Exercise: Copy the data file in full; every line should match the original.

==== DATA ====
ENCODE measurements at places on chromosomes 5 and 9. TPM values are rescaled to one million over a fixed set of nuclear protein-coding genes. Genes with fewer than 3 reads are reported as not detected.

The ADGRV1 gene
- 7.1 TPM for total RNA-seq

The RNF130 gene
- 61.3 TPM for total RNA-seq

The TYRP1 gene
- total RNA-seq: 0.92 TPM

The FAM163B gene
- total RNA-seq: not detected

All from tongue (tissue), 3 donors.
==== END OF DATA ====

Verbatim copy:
ENCODE measurements at places on chromosomes 5 and 9. TPM values are rescaled to one million over a fixed set of nuclear protein-coding genes. Genes with fewer than 3 reads are reported as not detected.

The ADGRV1 gene
- 7.1 TPM for total RNA-seq

The RNF130 gene
- 61.3 TPM for total RNA-seq

The TYRP1 gene
- total RNA-seq: 0.92 TPM

The FAM163B gene
- total RNA-seq: not detected

All from tongue (tissue), 3 donors.